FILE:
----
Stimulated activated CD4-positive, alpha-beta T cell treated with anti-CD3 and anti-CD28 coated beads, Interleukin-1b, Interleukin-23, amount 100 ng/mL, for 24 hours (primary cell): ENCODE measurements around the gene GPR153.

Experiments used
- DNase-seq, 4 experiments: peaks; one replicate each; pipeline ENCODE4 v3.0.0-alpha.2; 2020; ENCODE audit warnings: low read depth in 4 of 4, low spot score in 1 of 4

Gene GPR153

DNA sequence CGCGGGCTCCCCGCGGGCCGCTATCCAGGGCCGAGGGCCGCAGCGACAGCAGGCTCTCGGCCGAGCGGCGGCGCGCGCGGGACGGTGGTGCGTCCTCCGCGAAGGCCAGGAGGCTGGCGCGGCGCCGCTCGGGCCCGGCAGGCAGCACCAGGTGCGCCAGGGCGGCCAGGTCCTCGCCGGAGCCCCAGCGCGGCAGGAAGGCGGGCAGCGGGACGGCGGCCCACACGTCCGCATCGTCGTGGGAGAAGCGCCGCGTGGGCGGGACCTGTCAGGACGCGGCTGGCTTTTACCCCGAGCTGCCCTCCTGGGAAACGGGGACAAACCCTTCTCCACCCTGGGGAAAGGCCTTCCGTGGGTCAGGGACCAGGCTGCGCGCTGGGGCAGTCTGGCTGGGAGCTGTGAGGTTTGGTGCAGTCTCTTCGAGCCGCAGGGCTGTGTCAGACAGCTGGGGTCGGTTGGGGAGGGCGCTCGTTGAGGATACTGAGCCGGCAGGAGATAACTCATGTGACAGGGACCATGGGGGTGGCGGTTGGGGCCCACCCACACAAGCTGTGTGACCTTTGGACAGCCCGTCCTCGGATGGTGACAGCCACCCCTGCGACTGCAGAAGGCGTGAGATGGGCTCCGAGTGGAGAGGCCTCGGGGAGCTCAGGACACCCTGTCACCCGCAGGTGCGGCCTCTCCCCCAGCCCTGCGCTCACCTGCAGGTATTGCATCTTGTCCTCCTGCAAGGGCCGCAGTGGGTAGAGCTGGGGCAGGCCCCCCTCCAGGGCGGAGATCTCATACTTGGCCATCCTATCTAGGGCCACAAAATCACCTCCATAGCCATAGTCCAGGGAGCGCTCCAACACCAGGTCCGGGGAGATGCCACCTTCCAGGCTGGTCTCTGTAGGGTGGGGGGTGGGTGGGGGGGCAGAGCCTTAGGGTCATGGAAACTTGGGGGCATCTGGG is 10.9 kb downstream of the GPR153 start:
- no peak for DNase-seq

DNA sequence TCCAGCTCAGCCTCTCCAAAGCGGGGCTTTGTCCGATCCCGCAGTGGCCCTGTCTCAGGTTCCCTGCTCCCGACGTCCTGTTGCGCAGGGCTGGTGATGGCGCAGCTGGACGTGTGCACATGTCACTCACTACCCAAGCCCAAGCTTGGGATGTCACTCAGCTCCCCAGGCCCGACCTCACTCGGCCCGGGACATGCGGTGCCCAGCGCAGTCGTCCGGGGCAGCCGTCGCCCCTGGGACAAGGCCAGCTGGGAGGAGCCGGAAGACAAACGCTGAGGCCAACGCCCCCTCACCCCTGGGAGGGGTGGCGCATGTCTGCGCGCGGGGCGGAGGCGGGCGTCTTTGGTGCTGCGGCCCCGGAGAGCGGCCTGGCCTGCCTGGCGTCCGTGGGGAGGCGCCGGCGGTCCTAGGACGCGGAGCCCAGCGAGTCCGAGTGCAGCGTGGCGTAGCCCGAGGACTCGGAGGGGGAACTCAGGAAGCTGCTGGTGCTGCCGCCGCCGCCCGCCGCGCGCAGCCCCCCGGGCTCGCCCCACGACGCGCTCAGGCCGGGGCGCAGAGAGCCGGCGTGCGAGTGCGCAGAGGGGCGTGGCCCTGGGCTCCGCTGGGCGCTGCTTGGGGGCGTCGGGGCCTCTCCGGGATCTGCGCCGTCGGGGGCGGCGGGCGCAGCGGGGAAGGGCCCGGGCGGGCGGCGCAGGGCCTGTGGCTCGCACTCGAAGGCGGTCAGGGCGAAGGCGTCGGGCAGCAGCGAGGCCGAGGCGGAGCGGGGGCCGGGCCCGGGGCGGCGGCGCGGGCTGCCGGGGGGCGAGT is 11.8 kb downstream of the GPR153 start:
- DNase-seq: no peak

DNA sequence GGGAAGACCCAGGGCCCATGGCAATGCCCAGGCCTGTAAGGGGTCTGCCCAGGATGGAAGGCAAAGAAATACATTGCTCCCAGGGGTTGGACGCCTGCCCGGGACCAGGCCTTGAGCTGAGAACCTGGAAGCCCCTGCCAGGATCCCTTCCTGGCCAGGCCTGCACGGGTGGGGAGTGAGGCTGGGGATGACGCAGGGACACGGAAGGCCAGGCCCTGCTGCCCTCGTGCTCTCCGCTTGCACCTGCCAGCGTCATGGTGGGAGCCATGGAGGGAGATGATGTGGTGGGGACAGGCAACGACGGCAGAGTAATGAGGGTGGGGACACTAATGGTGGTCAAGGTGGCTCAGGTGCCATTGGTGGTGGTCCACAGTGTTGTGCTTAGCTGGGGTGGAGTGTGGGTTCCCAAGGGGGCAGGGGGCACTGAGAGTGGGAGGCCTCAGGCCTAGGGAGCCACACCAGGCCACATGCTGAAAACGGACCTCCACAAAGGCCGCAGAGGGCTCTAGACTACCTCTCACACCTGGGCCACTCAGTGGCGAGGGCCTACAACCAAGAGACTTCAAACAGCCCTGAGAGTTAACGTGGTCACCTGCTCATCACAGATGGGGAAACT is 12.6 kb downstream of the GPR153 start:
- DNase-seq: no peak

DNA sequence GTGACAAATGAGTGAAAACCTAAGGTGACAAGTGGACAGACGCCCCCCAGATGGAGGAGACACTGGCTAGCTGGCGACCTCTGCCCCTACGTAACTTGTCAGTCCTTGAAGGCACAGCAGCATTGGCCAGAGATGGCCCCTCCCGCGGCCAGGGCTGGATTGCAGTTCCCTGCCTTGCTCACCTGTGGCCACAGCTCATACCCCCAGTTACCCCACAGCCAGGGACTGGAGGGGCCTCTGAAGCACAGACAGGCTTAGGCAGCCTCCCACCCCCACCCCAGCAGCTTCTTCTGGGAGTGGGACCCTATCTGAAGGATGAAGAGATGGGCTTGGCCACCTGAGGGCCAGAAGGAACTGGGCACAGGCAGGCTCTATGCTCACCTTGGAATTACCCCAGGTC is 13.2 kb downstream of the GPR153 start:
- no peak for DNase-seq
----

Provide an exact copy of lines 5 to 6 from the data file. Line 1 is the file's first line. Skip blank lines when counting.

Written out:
DNA sequence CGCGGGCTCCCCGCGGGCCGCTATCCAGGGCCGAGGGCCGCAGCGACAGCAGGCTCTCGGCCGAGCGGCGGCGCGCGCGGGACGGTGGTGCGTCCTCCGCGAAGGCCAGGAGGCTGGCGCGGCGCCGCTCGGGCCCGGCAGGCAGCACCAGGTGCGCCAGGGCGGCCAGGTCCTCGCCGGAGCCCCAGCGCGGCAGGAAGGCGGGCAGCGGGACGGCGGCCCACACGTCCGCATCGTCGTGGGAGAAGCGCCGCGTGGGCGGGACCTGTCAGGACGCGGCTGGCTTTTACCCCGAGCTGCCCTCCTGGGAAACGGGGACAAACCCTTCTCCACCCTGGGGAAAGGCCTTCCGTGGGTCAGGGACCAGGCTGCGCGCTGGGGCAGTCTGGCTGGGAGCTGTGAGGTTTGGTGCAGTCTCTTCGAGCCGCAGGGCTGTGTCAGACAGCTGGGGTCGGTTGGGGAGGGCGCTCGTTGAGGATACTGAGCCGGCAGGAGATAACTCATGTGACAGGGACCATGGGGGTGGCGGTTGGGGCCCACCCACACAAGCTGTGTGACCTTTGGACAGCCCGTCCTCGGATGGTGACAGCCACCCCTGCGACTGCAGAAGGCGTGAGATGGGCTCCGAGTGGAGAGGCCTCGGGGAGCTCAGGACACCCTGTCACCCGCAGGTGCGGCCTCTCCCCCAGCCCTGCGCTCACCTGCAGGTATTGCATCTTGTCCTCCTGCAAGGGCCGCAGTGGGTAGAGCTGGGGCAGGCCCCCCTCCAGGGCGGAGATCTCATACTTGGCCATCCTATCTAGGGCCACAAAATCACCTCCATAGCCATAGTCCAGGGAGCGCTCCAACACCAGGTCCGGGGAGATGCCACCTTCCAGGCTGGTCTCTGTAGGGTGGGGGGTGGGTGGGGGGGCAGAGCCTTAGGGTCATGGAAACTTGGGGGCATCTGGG is 10.9 kb downstream of the GPR153 start:
- no peak for DNase-seq